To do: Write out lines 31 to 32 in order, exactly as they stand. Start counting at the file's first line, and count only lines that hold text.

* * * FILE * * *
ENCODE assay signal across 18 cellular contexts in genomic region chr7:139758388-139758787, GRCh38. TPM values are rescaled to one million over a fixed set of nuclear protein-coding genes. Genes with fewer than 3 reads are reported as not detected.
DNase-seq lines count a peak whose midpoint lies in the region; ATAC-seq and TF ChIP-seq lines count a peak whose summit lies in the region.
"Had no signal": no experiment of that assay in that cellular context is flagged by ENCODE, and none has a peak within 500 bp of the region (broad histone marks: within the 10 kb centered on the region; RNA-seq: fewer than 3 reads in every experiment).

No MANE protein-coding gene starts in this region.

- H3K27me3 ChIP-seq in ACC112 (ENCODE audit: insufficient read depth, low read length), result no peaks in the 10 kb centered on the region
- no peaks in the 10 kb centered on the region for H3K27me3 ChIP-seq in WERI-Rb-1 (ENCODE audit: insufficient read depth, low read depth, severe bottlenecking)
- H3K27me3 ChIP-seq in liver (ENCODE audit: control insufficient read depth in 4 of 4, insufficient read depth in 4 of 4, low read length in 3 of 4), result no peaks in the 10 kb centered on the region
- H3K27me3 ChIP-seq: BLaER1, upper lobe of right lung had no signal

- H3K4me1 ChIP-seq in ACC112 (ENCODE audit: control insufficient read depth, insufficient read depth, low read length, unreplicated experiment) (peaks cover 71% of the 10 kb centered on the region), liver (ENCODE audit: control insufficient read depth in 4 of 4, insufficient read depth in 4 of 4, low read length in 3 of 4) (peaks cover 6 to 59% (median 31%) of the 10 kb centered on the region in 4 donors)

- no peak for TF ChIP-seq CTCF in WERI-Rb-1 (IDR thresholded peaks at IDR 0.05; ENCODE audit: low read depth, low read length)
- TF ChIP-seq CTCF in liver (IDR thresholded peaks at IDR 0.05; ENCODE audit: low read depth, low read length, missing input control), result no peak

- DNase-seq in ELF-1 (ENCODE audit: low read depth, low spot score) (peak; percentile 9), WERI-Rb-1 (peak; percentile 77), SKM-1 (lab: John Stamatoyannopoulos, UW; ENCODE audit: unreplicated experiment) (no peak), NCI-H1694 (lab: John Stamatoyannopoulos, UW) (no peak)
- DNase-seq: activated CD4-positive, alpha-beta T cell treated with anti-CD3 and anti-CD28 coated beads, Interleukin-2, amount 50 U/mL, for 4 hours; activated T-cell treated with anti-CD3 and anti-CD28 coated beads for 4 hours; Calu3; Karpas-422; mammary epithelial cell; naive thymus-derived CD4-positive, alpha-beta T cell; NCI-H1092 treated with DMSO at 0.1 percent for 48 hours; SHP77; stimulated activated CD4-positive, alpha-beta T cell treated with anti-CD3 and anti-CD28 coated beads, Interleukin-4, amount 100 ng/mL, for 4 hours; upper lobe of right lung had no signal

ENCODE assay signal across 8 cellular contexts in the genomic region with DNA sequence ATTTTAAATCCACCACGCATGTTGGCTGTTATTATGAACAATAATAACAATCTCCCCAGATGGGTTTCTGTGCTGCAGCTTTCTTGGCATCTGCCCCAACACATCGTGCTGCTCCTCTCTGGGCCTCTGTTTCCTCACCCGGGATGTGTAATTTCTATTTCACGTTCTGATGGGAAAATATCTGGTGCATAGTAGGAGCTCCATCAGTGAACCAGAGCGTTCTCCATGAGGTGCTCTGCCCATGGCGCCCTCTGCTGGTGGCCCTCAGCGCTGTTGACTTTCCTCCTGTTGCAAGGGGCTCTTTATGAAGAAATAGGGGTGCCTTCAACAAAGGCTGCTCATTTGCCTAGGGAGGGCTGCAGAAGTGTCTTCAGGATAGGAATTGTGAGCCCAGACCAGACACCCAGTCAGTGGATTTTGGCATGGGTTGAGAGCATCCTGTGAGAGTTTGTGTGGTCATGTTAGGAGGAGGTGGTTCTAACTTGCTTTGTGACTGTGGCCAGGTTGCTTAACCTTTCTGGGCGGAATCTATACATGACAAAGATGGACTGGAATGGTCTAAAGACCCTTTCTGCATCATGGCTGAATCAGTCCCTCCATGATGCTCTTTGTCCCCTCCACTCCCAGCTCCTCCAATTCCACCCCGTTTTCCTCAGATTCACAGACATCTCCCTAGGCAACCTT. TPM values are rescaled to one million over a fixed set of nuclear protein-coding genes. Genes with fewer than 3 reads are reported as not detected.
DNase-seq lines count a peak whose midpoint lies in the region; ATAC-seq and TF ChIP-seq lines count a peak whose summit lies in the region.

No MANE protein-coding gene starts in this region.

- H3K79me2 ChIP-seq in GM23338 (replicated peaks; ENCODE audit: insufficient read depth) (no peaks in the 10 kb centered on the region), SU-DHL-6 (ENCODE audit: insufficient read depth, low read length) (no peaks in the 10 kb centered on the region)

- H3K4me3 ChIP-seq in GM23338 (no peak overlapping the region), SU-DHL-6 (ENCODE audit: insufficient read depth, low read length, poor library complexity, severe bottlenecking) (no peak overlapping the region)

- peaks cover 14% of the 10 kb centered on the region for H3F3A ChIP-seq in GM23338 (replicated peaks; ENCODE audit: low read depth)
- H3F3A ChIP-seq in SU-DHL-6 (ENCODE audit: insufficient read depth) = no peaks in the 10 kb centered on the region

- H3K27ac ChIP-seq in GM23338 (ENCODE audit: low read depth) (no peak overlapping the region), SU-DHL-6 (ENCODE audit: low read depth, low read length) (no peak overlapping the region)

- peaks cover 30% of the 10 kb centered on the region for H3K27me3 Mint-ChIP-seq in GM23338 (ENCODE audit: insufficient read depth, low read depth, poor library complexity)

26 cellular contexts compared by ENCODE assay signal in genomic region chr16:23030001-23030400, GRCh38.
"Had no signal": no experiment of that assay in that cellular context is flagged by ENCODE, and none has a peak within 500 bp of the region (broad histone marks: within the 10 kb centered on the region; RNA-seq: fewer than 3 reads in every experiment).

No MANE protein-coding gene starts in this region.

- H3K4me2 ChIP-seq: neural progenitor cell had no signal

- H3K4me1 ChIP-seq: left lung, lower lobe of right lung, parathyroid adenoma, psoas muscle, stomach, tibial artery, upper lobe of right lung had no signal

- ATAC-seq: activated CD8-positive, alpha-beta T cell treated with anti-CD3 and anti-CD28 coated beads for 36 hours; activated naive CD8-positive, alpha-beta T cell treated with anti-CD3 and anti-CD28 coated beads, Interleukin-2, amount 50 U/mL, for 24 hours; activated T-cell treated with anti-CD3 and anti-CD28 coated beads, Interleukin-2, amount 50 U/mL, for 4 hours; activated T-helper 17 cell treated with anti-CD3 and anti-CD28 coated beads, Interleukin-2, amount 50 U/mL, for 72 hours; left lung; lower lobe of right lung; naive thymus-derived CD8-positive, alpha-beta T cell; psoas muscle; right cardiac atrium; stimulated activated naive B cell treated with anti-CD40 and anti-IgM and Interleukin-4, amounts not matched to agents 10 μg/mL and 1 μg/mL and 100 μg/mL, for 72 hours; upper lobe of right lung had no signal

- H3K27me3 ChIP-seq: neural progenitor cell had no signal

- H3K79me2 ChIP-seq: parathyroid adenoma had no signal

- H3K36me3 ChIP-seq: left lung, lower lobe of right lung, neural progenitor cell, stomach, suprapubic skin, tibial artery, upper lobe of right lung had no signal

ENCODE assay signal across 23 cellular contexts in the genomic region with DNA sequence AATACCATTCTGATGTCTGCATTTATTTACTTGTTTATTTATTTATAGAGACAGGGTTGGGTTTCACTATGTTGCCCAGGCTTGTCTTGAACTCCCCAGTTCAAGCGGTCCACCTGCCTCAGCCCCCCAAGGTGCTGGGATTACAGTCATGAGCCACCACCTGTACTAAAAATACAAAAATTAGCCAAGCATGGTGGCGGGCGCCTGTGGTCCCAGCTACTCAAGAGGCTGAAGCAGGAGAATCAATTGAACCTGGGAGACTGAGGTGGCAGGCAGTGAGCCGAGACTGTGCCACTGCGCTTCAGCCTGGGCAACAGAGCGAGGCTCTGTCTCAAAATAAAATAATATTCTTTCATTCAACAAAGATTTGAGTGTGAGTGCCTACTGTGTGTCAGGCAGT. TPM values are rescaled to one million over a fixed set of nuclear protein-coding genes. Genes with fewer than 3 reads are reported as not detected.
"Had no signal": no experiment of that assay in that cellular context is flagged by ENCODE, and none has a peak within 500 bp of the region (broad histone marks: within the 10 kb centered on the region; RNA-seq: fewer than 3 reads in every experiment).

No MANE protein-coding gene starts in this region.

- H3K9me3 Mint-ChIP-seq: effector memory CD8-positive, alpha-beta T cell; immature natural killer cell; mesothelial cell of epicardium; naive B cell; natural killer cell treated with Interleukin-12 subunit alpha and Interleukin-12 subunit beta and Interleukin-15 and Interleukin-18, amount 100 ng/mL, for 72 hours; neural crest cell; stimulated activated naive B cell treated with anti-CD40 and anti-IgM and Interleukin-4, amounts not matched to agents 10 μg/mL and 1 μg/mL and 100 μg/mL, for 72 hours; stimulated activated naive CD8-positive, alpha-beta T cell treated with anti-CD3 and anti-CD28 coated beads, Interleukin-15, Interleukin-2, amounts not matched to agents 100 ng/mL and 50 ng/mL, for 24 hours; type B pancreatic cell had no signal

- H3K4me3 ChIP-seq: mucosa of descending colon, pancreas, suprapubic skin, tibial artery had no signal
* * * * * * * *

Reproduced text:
- H3K36me3 ChIP-seq: left lung, lower lobe of right lung, neural progenitor cell, stomach, suprapubic skin, tibial artery, upper lobe of right lung had no signal

ENCODE assay signal across 23 cellular contexts in the genomic region with DNA sequence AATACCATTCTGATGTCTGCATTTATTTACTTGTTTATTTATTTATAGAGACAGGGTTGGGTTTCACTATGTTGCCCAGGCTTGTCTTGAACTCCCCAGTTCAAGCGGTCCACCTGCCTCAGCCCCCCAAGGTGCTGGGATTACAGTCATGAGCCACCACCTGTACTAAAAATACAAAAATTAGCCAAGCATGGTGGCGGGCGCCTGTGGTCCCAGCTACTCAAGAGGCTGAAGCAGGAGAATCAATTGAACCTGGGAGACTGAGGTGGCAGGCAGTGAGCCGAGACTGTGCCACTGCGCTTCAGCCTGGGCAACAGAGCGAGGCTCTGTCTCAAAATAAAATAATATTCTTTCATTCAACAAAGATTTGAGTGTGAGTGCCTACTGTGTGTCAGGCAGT. TPM values are rescaled to one million over a fixed set of nuclear protein-coding genes. Genes with fewer than 3 reads are reported as not detected.